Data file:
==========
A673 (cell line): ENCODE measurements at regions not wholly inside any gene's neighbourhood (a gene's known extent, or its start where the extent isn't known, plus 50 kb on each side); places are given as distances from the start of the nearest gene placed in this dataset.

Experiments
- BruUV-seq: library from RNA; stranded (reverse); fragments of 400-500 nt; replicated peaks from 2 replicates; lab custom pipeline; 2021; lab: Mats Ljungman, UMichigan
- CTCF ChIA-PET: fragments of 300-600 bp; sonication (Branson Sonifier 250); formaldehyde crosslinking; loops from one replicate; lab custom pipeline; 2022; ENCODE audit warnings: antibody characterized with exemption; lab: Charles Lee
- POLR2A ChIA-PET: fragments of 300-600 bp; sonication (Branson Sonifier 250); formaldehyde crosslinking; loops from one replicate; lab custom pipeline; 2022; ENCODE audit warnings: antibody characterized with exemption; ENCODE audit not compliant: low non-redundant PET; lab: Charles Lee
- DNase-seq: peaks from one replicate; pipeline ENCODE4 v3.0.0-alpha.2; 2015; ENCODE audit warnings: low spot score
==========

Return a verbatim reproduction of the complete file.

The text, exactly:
A673 (cell line): ENCODE measurements at regions not wholly inside any gene's neighbourhood (a gene's known extent, or its start where the extent isn't known, plus 50 kb on each side); places are given as distances from the start of the nearest gene placed in this dataset.

Experiments
- BruUV-seq: library from RNA; stranded (reverse); fragments of 400-500 nt; replicated peaks from 2 replicates; lab custom pipeline; 2021; lab: Mats Ljungman, UMichigan
- CTCF ChIA-PET: fragments of 300-600 bp; sonication (Branson Sonifier 250); formaldehyde crosslinking; loops from one replicate; lab custom pipeline; 2022; ENCODE audit warnings: antibody characterized with exemption; lab: Charles Lee
- POLR2A ChIA-PET: fragments of 300-600 bp; sonication (Branson Sonifier 250); formaldehyde crosslinking; loops from one replicate; lab custom pipeline; 2022; ENCODE audit warnings: antibody characterized with exemption; ENCODE audit not compliant: low non-redundant PET; lab: Charles Lee
- DNase-seq: peaks from one replicate; pipeline ENCODE4 v3.0.0-alpha.2; 2015; ENCODE audit warnings: low spot score